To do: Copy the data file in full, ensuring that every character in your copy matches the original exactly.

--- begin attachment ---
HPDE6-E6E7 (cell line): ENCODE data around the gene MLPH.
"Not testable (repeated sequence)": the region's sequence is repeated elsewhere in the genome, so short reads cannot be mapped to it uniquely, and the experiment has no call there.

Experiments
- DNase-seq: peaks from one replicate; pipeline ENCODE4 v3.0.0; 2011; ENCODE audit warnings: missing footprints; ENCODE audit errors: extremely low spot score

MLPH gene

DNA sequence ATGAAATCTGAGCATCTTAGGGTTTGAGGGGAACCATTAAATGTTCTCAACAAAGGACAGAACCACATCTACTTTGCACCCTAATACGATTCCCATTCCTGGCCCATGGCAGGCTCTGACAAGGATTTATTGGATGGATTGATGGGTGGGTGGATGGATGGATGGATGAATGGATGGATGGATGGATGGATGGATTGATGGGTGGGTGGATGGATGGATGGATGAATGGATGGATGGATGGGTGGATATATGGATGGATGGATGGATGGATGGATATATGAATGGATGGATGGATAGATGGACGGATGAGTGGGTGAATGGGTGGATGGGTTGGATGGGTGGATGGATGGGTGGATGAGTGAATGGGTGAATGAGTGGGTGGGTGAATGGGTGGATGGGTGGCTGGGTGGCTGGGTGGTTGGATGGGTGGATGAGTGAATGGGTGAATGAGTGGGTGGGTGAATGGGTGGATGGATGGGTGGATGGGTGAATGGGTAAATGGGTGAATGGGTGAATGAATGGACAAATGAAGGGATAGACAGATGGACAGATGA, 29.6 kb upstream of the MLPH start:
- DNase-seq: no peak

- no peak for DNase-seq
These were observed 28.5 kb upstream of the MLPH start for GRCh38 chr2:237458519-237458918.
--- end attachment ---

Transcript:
HPDE6-E6E7 (cell line): ENCODE data around the gene MLPH.
"Not testable (repeated sequence)": the region's sequence is repeated elsewhere in the genome, so short reads cannot be mapped to it uniquely, and the experiment has no call there.

Experiments
- DNase-seq: peaks from one replicate; pipeline ENCODE4 v3.0.0; 2011; ENCODE audit warnings: missing footprints; ENCODE audit errors: extremely low spot score

MLPH gene

DNA sequence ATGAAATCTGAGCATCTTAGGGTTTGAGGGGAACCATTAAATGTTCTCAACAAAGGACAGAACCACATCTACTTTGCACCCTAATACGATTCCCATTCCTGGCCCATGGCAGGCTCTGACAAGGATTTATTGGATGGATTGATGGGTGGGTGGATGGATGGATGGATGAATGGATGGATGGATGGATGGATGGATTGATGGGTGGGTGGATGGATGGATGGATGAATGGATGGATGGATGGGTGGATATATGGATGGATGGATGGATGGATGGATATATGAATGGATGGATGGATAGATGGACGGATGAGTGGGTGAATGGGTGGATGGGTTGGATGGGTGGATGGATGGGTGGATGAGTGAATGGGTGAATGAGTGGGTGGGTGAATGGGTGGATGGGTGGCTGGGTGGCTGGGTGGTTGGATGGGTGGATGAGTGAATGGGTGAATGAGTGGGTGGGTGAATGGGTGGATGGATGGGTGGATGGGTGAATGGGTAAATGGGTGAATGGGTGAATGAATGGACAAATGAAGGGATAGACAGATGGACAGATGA, 29.6 kb upstream of the MLPH start:
- DNase-seq: no peak

- no peak for DNase-seq
These were observed 28.5 kb upstream of the MLPH start for GRCh38 chr2:237458519-237458918.